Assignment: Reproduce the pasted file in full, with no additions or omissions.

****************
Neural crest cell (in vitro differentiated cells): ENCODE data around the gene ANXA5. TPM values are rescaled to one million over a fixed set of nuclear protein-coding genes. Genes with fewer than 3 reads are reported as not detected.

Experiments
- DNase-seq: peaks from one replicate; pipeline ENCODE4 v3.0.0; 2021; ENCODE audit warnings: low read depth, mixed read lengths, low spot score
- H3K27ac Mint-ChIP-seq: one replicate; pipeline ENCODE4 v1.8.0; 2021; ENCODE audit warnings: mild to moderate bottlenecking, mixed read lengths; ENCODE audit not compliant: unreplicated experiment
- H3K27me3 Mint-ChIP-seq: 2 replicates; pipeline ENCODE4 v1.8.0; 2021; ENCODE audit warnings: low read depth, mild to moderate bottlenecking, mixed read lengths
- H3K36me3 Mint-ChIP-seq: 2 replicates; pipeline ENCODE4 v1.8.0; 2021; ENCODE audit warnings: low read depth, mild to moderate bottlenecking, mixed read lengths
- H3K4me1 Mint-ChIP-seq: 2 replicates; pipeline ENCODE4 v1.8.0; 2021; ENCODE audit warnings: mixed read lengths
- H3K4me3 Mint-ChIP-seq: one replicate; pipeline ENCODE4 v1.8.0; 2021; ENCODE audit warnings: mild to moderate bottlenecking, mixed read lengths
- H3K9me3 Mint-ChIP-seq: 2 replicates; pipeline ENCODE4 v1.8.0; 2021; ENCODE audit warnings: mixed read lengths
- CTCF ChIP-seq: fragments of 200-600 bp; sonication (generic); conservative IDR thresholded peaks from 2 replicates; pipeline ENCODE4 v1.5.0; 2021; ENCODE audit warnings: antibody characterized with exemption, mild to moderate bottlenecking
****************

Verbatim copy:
Neural crest cell (in vitro differentiated cells): ENCODE data around the gene ANXA5. TPM values are rescaled to one million over a fixed set of nuclear protein-coding genes. Genes with fewer than 3 reads are reported as not detected.

Experiments
- DNase-seq: peaks from one replicate; pipeline ENCODE4 v3.0.0; 2021; ENCODE audit warnings: low read depth, mixed read lengths, low spot score
- H3K27ac Mint-ChIP-seq: one replicate; pipeline ENCODE4 v1.8.0; 2021; ENCODE audit warnings: mild to moderate bottlenecking, mixed read lengths; ENCODE audit not compliant: unreplicated experiment
- H3K27me3 Mint-ChIP-seq: 2 replicates; pipeline ENCODE4 v1.8.0; 2021; ENCODE audit warnings: low read depth, mild to moderate bottlenecking, mixed read lengths
- H3K36me3 Mint-ChIP-seq: 2 replicates; pipeline ENCODE4 v1.8.0; 2021; ENCODE audit warnings: low read depth, mild to moderate bottlenecking, mixed read lengths
- H3K4me1 Mint-ChIP-seq: 2 replicates; pipeline ENCODE4 v1.8.0; 2021; ENCODE audit warnings: mixed read lengths
- H3K4me3 Mint-ChIP-seq: one replicate; pipeline ENCODE4 v1.8.0; 2021; ENCODE audit warnings: mild to moderate bottlenecking, mixed read lengths
- H3K9me3 Mint-ChIP-seq: 2 replicates; pipeline ENCODE4 v1.8.0; 2021; ENCODE audit warnings: mixed read lengths
- CTCF ChIP-seq: fragments of 200-600 bp; sonication (generic); conservative IDR thresholded peaks from 2 replicates; pipeline ENCODE4 v1.5.0; 2021; ENCODE audit warnings: antibody characterized with exemption, mild to moderate bottlenecking